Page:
Nigeria unrest: Mosque attacked in Benin City

Map of Nigeria showing Benin City

A mosque and Islamic school have been attacked and set alight in the southern Nigerian city of Benin, police say.

A Nigerian Red Cross spokesman told the BBC that five people had been killed and six injured.

It follows a separate attack on a different mosque in the city on Monday.

In recent weeks, southerners, who are mostly Christians or animists, have been the targets of deadly attacks by the Islamist Boko Haram group, which operates in the mainly Muslim north.

A leader of the Hausa community in Benin told the BBC's Hausa Service that 7,000 northerners were seeking refuge in police and army barracks in the city.

The Nigerian Red Cross confirmed to the BBC that they were registering northerners at police stations and army barracks.

Spiral of violence

Two cars at the centre housing the mosque and Islamic school were also torched, police said.

The attack is the latest in a spiral of sectarian violence that has seen many southerners living in the north flee their homes.

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Media captionNobel Laureate Wole Soyinka: "There are people in power... who cannot tolerate any religion outside their own"

The BBC's Naziru Mikailu in Abuja, Nigeria's capital, said the latest violence started in Benin on Monday when a group attacked a mosque, leaving 10 people injured.

Then, in Gusau, capital of northern Zamfara state, youths attacked a church. Police made 19 arrests, our reporter says.

Back in Benin on Tuesday, a mosque and Islamic centre were attacked and set alight in a different area from Monday's attack. Police told the BBC that 10 people had been arrested.

A group of youths tried to attack a Hausa community leader's house but it was defended by Hausa youths and the police then intervened, our reporter says.

Nigerian writer and Nobel laureate Wole Soyinka blamed the violence of recent months on leaders who put their own religion above national unity. He said the situation was not dissimilar to the one that existed before the last civil war that erupted in Biafra in the 1960s.

"We see the nation heading towards civil war. We know that the civil war was preceded by problems - serious killings on both sides of the regional divide," he told the BBC.

"When you get a situation when a bunch of people can go into a place of worship and open fire through the windows you've reached a certain dismal watershed in the life of that nation.

"There's no question at all, whatsoever. Those who have created this faceless army have lost control of that army."

The latest unrest comes on the second day of a general strike over the removal of a fuel subsidy.

Thousands of people have taken to the streets in many cities in protest about the doubling of the price of petrol since the beginning of the year. Six people died in the unrest on Monday.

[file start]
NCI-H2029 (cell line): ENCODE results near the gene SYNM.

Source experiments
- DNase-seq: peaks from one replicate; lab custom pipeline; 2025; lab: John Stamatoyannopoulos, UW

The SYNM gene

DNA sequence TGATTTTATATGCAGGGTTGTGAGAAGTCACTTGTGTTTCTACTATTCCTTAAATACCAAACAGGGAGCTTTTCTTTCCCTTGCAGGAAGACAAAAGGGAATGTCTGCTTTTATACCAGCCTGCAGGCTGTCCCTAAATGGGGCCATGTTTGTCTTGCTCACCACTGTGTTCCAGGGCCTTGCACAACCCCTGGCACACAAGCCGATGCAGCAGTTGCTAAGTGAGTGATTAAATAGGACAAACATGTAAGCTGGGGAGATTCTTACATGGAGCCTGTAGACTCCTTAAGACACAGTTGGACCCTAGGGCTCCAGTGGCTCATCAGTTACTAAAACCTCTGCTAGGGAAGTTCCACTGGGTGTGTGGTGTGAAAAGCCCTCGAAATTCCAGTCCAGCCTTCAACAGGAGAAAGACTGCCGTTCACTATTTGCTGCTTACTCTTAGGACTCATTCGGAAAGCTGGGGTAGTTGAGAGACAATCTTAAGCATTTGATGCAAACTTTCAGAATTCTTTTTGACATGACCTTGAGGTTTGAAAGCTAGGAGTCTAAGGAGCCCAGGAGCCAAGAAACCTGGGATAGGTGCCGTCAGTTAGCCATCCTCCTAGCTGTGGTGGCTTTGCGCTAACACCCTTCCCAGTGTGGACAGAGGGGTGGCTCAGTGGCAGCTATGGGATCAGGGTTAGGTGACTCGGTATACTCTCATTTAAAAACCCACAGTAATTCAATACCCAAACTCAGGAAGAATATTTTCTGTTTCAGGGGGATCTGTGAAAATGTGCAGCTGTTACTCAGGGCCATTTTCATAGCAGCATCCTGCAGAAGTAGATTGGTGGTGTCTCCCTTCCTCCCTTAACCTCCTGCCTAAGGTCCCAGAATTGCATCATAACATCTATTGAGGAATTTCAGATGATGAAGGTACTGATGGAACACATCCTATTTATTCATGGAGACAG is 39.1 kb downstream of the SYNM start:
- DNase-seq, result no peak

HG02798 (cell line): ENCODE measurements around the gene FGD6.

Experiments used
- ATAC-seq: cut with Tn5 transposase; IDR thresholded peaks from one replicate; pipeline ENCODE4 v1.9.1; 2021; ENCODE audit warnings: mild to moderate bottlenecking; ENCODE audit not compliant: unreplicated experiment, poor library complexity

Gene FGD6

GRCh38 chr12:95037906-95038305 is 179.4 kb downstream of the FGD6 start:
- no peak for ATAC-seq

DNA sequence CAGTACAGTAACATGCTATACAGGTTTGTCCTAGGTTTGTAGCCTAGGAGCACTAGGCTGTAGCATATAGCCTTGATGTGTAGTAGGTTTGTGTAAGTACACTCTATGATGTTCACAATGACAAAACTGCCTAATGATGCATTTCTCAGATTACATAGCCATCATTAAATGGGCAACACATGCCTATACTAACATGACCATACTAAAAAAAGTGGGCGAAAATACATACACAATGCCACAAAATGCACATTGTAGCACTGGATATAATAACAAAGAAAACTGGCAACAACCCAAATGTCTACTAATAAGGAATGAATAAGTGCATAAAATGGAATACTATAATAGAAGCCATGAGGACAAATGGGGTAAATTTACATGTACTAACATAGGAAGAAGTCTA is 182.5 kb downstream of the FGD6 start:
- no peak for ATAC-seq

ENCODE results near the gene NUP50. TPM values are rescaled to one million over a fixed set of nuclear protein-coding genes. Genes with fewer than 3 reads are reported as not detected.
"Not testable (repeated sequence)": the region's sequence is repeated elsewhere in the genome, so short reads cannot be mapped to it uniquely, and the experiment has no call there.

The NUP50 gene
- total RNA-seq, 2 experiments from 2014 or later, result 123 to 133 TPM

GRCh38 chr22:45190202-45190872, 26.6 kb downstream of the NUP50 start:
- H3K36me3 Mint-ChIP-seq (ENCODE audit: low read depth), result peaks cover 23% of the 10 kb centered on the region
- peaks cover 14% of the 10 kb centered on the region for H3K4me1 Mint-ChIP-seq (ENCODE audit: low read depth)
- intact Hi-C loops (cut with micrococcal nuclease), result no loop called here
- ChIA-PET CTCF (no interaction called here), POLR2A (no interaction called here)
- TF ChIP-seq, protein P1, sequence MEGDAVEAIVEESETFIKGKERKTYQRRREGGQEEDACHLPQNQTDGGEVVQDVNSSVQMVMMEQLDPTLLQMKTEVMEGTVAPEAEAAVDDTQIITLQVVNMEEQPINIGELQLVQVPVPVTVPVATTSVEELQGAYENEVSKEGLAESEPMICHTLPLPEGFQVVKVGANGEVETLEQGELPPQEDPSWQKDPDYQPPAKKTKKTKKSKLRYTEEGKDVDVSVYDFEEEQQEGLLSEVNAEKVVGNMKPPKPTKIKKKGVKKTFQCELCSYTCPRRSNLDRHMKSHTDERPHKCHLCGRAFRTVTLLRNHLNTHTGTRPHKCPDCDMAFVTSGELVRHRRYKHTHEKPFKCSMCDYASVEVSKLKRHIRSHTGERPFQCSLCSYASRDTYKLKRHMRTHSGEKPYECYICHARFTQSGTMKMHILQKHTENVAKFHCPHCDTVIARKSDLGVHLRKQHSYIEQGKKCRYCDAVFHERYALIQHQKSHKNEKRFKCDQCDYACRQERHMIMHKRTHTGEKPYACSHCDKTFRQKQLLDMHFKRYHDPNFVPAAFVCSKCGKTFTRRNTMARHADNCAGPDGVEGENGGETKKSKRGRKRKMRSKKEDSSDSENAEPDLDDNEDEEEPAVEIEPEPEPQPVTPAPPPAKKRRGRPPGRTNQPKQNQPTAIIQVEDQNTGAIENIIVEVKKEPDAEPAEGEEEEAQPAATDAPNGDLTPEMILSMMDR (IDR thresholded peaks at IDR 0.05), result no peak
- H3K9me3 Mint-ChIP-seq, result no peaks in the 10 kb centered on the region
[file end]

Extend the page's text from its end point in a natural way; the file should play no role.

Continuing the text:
Nigeria: A nation divided

Despite its vast resources, Nigeria ranks among the most unequal countries in the world, according to the UN. The poverty in the north is in stark contrast to the more developed southern states. While in the oil-rich south-east, the residents of Delta and Akwa Ibom complain that all the wealth they generate flows up the pipeline to Abuja and Lagos.

Nigeria's 160 million people are divided between numerous ethno-linguistic groups and also along religious lines. Broadly, the Hausa-Fulani people based in the north are mostly Muslims. The Yorubas of the south-west are divided between Muslims and Christians, while the Igbos of the south-east and neighbouring groups are mostly Christian or animist. The Middle Belt is home to hundreds of groups with different beliefs, and around Jos there are frequent clashes between Hausa-speaking Muslims and Christian members of the Berom community.

Southern residents tend to have better access to healthcare, as reflected by the greater uptake of vaccines for polio, tuberculosis, tetanus and diphtheria. Some northern groups have in the past boycotted immunisation programmes, saying they are a Western plot to make Muslim women infertile. This led to a recurrence of polio, but the vaccinations have now resumed.

Female literacy is seen as the key to raising living standards for the next generation. For example, a newborn child is far likelier to survive if its mother is well-educated. In Nigeria we see a stark contrast between the mainly Muslim north and the Christian and animist south. In some northern states less than 5% of women can read and write, whereas in some Igbo areas more than 90% are literate.

Nigeria is Africa's biggest oil producer and among the biggest in the world but most of its people subsist on less than $2 a day. The oil is produced in the south-east and some militant groups there want to keep a greater share of the wealth which comes from under their feet. Attacks by militants on oil installations led to a sharp fall in Nigeria's output during the last decade. But in 2010, a government amnesty led thousands of fighters to lay down their weapons.

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